I'm not a physician, but am a female, long-time diabetic who just turned 50 and am also verrry close to menopause.
I've come to realize that maintaining a healthy weight is just a symptom of a healthy lifestyle. What a "healthy lifestyle" means is fairly constant, but the details change as we age, I think.
As you pointed it, it's largely about (Calories In) minus (Calories expended) = weight gain/loss.
As we go thru this hormonal change (some call it reverse adolescence), it's not uncommon for our metabolism to change, too. The more overweight we are, the harder it is to do exercise and yet, the bitter irony is, the more important it is for us to move around more.
I've never been consistent about exercise -- since childhood, really -- and so I share the struggle to move around more now that it's so easy to gain weight. I have found that walking is easiest for me. We have a treadmill at home, in front of a TV with a fan to keep the area cool. For some reason, the more often I "force" myself to get on that thing & walk for a while (started at 15 min, now I'm doing 30), the less "force" it takes me to motivate myself ... Maybe you'll find the same effect.
It's a great time to have a complete blood workup, too. As Kneaslelady pointed out, thyroid issues can have a big impact. Many Type 1s also dvelop thyroid problems (thyroid & pancreas are both endocrine glands).
Often the "trick" for me comes down to self-talk. When I continally declare that I hate exercise and don't do, then both those statements are true. When I tell myself I'm "choosing" to do treadmill time instead of a bolus, that's true, too. And I feel good. If there's anyone you are close to that will encourage you to move around more, that can have good impact, too. Just hearing someone else say, "Good for you!" feels great.
When you keep at it, sooner or later someone's gonna say "Geez, you're lookin' great! What's YOUR trick?" Won't that feel super?! and do an enormous amount for your motivation?
Bottom line, when we really wanna do something, nothing will stand in our way.
Hey there...I feel your frustration. I'm there myself. My issue is kidney health and triglycerides all of a sudden--runs in my family, evidently (gee, thanks Granddad--lol). I gain weight like nobody's business. Last time I went in for a physical, the doc put me on Thyroid meds for hypothyroidism. I was scared silly because my feet/ankles were swelling (they usually don't unless I have sprained something). I'm 28 and have had type 1 for 23 years (almost 29--yay). The thyroid meds addressed the swelling almost instantly. I also gave up on the caffeinated diet soda for a while. I drank 3 liters of water a day (probably not enough). After deciding not to be scared, things got better even before I talked to the doc. It's been a few weeks now, and I have rediscovered the Joy of Cooking.Anyway: I found that Adele Puhn's (terrible name)...er..."Five Day Miracle Diet" was great. I altered it, so it wasn't low carb. Anyway...the idea is to eat small meals throughout the day especially hard chew stuff like carrots and apples.
continued...I would not recommend (oh--and I am not a doctor) anyone do the low-carb thing (though I do thank the low carbers for all the sugarfree candy that's out there now--lol). I shy away from a whole lot of protein and try to eat more complex carbohydrates (whole wheat) and use the bean/brown rice mix. Don't quote me on this, but the mix is something like 2/3 rice (30 carbohydrates or 2 bread exchanges) to 3/4 cup beans (dry in a crock pot that you can find at any yard sale are the best). When you eat beans and rice together, the mix creates a protein-like substance. Honest I am not making this up lol. I also use garlic like it's going out of style. I am not a vampire slayer, but I will tell you that getting the bulbs of garlic in the store and cooking with them is fun, very yummy, and quite inexpensive. Cooking for yourself doesn't have to be a chore. And I also find that if I don't have it in the house, I won't eat it. Right now I don't do butter or margarine (Molly McButter is awesome--also Butter Buds). I hope this helps.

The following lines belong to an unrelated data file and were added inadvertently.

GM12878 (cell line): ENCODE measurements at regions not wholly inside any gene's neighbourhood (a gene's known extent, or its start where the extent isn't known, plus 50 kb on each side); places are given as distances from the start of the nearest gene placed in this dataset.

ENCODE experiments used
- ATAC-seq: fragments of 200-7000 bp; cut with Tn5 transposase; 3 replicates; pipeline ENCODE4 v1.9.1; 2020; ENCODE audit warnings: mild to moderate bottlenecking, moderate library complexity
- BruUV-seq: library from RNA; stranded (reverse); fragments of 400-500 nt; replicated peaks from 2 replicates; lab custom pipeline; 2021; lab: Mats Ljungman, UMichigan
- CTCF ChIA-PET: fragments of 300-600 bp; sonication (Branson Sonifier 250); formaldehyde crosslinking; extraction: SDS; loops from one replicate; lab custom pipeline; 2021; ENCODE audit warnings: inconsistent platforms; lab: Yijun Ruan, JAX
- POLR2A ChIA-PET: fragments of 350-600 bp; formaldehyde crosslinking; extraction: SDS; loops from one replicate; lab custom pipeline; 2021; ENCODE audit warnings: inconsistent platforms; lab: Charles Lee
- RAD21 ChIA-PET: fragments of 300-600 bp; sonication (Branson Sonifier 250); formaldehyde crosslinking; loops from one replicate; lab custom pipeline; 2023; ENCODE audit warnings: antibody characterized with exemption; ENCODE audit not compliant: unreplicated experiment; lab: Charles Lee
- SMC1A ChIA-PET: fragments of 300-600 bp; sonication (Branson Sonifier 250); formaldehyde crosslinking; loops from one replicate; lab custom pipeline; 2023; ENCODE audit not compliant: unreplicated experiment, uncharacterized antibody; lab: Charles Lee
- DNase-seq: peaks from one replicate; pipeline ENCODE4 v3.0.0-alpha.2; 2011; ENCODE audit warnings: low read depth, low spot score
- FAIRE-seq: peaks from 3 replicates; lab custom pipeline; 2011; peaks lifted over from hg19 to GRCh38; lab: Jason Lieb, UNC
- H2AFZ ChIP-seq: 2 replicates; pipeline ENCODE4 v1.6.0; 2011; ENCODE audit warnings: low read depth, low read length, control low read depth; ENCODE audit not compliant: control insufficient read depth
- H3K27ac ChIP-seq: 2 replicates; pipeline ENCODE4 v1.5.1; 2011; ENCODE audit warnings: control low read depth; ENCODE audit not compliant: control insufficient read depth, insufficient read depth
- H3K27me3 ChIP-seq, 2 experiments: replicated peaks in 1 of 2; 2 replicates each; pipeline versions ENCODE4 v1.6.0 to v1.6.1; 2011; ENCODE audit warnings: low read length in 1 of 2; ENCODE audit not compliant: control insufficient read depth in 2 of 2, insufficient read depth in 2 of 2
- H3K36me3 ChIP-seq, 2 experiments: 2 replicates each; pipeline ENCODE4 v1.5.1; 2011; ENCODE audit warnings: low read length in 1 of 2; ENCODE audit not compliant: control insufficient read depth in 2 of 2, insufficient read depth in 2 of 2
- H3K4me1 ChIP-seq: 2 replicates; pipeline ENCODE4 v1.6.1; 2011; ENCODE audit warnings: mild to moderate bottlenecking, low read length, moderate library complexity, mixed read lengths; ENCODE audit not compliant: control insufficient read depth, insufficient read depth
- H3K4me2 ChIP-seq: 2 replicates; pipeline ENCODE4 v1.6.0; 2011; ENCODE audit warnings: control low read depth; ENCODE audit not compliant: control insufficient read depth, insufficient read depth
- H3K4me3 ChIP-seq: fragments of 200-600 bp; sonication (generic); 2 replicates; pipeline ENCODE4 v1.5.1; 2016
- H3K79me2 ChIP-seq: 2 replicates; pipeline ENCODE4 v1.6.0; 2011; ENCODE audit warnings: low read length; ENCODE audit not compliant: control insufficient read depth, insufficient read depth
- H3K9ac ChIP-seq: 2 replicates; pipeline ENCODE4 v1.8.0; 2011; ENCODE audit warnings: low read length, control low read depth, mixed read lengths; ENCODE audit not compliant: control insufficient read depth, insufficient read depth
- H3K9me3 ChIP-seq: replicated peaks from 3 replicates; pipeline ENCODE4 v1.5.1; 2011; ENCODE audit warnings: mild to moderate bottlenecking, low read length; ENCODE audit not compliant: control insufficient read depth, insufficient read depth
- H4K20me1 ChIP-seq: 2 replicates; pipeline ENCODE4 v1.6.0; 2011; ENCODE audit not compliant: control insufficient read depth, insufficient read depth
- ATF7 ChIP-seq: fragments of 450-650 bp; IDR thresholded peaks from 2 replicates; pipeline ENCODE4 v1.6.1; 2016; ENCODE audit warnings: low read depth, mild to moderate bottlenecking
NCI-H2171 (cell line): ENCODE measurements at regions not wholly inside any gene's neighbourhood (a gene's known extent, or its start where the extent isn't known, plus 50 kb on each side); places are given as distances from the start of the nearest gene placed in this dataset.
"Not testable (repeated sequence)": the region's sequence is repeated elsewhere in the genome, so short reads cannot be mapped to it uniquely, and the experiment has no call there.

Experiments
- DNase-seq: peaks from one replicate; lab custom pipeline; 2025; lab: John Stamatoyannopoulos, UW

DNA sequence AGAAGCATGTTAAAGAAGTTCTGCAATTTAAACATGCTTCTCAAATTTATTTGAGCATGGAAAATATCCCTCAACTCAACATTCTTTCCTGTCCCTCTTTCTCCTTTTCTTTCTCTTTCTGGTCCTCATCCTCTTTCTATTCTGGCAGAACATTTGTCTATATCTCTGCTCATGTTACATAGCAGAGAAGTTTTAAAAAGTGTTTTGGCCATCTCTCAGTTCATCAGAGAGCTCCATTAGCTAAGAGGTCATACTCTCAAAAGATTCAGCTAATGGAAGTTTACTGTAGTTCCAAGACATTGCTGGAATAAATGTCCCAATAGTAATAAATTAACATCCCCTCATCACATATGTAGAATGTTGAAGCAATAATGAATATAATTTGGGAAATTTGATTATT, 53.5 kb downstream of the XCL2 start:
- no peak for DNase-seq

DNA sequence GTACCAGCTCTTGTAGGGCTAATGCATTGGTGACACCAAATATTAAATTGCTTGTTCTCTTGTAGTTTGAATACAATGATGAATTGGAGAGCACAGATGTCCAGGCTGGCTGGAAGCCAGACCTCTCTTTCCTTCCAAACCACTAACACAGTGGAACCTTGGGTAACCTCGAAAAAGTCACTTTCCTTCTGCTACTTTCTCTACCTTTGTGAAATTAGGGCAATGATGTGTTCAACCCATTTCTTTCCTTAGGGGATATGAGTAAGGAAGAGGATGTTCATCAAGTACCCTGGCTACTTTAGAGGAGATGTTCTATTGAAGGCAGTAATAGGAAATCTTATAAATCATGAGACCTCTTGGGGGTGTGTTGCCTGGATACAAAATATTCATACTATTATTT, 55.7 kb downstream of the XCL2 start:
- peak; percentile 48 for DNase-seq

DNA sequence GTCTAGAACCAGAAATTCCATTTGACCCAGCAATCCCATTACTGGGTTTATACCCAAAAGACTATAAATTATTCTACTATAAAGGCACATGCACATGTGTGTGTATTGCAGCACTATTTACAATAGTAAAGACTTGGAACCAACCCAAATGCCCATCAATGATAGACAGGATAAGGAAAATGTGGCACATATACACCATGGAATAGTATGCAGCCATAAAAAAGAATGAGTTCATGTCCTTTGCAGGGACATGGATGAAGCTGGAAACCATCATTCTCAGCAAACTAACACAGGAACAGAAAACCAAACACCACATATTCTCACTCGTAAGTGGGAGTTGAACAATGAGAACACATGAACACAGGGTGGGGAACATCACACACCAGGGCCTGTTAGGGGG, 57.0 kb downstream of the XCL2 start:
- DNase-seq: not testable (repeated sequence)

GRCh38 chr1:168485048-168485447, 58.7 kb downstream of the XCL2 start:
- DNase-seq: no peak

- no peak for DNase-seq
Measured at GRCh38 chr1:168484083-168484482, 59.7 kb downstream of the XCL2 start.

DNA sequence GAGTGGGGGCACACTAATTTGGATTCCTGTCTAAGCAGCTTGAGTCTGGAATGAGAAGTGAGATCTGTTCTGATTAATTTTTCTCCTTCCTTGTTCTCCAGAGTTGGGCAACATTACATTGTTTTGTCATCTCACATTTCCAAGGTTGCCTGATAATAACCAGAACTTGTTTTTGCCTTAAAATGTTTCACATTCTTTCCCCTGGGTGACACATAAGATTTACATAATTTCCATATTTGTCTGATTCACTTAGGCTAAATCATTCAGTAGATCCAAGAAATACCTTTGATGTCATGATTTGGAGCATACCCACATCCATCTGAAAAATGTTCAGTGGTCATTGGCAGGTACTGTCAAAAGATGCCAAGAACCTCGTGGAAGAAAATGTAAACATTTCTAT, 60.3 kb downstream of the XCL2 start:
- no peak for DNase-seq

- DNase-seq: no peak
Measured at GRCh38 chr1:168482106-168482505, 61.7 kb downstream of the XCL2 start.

If you want to loose weight one of the best way is by doing all those things you know and listed, but in addition try not to eat late at night, if you can eat around 7-8 pm, you will notice some changes in a few months, beyond your expectations maybe. So try that.
But remember that there are medical conditions that can lead to weight gain.
Your posts make a LOT of sense! Don't worry about length of posts here ... folks write what we need to and other folks read what they like :-) I'm sure that every post resonates with a few hundred (thousand?) folks out there, too.
Seems like you've come a long way in accepting the challenge of diabetes and doing your best to feel well most of the time.
That's super and I wish you continuing success.
Wow...what wonderful advice! I tried the not eating after 7-8pm (correct me if I am misunderstanding your post) with positive results. Also I hope no one thinks I am supporting a fad diet. I try to be mindful of the better way I feel when I make sometimes difficult health decisions. If I start to get irritated at having to do something, say, nutritionally, that is well-founded and supported by a doctor, then I try to balance the frustration at the change with the realization that I do feel better. Like when my bg's run better, I may gain weight temporarily, but I am no longer famished or always feeling 'off' in one way or another. I'm able to read faster and remember more and do things I like to do better than I was able to when I was in less control. Does this make sense?